The Australian Commission on Safety and Quality in Health Care (ACSQHC) has released a report evaluating antimicrobial resistance trends in Australia. This report provides an analysis of 2016 data collected by the Australian Group on Antimicrobial Resistance (AGAR).

One of the key findings relates to the increasing level of antimicrobial resistance among Escherichia coli. This facultatively anaerobic coliform bacterium is commonly found in the intestines of people and animals. While many strains are harmless, pathogenic strains are often associated with infections of the gastrointestinal tract and urinary tract. More serious cases can lead to sepsis, with E. coli responsible for 36.8% of bacteraemia cases reported in Australia.

The AGAR data demonstrates a steady increase in the non-susceptibility of E. coli to key antimicrobials such as ceftriaxone, ceftazidime, cefepime, ciprofloxacin, trimethoprim, and amikacin. Extended-spectrum β-lactamase (ESBL) phenotypes are now found in an average of 12.7% of E. coli isolates. The incidence is highest in New South Wales at 16.1% and lowest in Tasmania at 7.1%. This increase is in line with global trends and is thought to be due to cross-resistance and co-resistance to antimicrobials used in the community. The increasing incidence of ESBLs is significant as this limits the usefulness of third-generation cephalosporins.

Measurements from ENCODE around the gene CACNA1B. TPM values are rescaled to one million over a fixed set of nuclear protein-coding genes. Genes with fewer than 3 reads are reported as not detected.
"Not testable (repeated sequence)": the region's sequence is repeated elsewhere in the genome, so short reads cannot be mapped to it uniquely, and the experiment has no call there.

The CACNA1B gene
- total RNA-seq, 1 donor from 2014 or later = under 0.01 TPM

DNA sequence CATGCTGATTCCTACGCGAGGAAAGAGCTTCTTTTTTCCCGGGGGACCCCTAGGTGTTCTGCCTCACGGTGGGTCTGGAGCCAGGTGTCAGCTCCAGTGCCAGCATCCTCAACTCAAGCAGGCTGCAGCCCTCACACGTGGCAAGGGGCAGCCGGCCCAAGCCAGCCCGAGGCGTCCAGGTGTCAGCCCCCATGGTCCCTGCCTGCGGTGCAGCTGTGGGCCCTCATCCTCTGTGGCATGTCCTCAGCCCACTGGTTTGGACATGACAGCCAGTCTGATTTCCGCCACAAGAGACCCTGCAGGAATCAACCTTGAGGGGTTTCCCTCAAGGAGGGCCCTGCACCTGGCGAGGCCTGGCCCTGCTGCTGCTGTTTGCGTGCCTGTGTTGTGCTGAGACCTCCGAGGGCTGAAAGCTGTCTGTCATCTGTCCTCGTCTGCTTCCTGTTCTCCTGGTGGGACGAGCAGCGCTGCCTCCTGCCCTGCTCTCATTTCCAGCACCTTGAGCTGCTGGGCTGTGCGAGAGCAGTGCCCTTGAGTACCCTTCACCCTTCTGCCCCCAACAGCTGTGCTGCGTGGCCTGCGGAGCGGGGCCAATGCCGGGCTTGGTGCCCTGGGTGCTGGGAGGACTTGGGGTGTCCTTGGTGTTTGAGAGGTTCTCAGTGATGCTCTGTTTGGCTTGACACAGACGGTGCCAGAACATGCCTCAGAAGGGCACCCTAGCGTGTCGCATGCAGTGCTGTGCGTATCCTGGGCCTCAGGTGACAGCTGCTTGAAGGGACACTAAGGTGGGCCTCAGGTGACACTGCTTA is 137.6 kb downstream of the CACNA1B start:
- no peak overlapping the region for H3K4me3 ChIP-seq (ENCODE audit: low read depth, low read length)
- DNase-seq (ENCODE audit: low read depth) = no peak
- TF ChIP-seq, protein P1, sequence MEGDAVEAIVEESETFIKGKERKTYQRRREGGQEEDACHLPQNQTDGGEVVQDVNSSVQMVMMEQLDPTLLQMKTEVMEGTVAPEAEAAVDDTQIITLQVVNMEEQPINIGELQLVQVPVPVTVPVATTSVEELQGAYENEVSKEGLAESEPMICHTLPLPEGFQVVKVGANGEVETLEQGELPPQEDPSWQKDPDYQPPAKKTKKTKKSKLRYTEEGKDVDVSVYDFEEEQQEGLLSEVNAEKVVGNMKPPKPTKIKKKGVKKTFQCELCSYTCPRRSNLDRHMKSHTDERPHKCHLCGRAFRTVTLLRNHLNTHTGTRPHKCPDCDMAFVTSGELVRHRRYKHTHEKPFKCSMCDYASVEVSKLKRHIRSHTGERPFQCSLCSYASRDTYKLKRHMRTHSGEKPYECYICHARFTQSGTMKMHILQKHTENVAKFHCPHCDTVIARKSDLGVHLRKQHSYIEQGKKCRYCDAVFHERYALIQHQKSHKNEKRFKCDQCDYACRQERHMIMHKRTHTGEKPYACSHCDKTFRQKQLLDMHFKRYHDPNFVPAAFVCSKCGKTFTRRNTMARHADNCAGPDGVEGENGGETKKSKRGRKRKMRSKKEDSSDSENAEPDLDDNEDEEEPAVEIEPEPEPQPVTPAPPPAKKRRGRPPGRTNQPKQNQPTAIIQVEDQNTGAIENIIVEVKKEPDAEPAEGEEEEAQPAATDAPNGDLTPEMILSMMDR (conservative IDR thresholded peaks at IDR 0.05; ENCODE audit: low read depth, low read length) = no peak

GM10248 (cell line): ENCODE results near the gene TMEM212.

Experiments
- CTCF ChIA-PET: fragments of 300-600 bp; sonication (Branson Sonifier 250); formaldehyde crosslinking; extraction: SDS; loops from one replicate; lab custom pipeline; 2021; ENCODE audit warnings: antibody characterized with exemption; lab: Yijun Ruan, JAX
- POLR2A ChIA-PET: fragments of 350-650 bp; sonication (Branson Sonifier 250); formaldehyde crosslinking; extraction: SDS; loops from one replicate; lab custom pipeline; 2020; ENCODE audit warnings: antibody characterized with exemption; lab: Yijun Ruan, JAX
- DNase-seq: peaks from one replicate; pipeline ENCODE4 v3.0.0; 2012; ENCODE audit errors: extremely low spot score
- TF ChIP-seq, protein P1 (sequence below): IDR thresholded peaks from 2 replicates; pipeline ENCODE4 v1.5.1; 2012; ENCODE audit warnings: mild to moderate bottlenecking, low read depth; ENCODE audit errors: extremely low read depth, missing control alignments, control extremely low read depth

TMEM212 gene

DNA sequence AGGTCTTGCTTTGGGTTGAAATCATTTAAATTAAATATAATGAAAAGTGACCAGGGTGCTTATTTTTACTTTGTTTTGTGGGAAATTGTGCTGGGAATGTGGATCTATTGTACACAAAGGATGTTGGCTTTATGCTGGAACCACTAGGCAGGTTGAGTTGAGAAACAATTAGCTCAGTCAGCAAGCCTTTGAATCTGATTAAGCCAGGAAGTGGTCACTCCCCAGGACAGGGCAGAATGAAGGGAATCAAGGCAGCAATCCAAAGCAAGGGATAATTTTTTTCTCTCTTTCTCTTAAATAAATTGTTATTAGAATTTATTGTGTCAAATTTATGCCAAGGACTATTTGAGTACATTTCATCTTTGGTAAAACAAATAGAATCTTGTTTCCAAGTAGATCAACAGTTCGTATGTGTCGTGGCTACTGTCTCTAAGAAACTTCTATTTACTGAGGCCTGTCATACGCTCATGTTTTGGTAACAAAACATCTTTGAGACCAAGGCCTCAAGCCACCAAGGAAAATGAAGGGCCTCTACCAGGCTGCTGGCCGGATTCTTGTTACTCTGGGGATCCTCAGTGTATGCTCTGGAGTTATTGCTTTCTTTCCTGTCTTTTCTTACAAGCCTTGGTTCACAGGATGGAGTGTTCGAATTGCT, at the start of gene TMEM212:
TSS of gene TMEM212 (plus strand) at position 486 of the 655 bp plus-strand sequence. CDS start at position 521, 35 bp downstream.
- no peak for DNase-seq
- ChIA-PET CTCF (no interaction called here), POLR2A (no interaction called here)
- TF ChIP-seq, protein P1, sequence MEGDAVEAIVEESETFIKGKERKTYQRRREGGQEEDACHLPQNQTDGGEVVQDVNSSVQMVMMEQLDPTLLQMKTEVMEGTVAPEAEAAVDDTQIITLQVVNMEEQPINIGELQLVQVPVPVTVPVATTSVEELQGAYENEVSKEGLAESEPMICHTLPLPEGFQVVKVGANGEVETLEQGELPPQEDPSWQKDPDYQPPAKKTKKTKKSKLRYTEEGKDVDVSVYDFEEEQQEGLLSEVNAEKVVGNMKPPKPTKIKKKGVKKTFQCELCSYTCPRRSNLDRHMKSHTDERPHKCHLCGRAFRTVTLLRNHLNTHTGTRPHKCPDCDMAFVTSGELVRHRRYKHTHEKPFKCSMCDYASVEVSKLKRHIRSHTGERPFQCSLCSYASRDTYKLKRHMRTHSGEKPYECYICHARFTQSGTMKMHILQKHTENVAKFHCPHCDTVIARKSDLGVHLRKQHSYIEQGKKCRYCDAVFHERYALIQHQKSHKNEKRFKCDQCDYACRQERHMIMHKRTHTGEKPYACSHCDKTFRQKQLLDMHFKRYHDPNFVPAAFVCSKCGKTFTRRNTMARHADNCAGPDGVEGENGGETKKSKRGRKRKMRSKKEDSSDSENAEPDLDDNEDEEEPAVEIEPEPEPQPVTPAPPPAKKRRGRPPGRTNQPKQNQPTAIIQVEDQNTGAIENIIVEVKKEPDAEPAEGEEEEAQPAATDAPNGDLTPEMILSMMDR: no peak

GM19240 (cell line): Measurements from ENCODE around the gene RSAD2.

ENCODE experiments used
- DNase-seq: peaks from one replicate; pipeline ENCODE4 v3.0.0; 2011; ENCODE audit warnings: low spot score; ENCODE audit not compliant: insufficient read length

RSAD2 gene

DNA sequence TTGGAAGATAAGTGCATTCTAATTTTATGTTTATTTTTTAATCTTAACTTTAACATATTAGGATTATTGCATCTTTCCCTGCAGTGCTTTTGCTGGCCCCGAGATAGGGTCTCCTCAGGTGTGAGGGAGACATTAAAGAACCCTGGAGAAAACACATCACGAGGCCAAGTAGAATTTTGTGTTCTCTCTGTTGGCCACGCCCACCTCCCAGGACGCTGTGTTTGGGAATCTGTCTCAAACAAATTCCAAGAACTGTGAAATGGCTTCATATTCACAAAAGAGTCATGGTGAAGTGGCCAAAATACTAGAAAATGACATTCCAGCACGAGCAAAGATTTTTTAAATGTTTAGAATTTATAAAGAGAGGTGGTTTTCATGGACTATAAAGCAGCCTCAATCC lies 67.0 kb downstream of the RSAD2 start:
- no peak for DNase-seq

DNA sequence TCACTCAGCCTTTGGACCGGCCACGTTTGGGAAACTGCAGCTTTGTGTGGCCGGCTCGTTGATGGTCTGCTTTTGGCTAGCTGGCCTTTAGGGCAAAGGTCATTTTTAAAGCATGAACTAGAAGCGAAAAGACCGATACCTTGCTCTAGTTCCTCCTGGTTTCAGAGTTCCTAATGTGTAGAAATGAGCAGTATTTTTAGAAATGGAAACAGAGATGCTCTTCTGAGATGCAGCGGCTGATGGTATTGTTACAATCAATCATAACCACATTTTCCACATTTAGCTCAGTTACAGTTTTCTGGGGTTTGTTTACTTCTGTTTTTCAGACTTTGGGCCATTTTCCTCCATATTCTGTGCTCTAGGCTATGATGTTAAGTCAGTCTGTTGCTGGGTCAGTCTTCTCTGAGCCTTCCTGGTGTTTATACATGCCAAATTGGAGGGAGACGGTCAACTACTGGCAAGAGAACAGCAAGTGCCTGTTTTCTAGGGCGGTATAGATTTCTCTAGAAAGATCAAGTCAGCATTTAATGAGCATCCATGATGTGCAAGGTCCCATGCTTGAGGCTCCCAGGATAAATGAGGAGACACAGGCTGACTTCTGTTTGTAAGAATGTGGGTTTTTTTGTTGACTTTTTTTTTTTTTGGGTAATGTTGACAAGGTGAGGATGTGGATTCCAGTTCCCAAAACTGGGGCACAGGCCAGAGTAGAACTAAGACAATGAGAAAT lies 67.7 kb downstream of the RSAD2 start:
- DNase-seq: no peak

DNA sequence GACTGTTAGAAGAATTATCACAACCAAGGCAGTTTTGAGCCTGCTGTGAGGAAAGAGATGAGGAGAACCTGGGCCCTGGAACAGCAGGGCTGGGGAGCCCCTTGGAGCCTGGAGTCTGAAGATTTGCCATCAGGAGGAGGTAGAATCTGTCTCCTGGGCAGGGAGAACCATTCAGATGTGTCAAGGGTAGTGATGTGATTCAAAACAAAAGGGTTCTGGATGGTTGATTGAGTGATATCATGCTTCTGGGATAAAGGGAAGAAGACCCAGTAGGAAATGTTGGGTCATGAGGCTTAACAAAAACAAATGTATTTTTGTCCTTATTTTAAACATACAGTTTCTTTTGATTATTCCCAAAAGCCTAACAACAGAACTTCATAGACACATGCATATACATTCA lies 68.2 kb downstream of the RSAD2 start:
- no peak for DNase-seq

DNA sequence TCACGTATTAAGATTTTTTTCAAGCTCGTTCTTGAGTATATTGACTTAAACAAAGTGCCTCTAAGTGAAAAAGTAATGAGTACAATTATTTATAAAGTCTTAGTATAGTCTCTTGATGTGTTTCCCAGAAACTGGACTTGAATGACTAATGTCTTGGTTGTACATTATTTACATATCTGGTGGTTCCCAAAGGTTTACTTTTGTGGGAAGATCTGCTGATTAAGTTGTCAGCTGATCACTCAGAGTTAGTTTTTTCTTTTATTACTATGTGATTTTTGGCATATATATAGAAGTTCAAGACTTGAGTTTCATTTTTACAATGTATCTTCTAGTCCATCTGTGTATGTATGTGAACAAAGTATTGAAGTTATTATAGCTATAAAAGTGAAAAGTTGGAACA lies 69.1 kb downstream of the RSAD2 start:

Potential consequences of this increased resistance among E. coli include initial treatment failure and unnecessary hospitalisations due to the absence of effective oral agents. This has significant implications for healthcare providers and the public. However, the report does offer some good news as the rate of carbapenemase-producing E. coli remains low at <0.1%. Carbapenems are often thought of as antimicrobials of last resort for the treatment of severe infection. The ACSQHCpublish a set of recommendations that can be consulted to help prevent, detect, and contain carbapenemase-producing Enterobacteriaceae (CPE) in acute care health facilities.


  1. Australian Commission on Safety and Quality in Health Care. Recommendations for the control of carbapenemase-producing Enterobacteriaceae (CPE). A guide for acute care health facilities. Sydney: ACSQHC, 2017.
  2. Coombs G, Bell JM, Daley D, Collignon P, Cooley L, Gottlieb T, et al. Australian Group on Antimicrobial Resistance. Sepsis Outcome Programs 2016 Report. Sydney: Australian Commission on Safety and Quality in Health Care; 2018.

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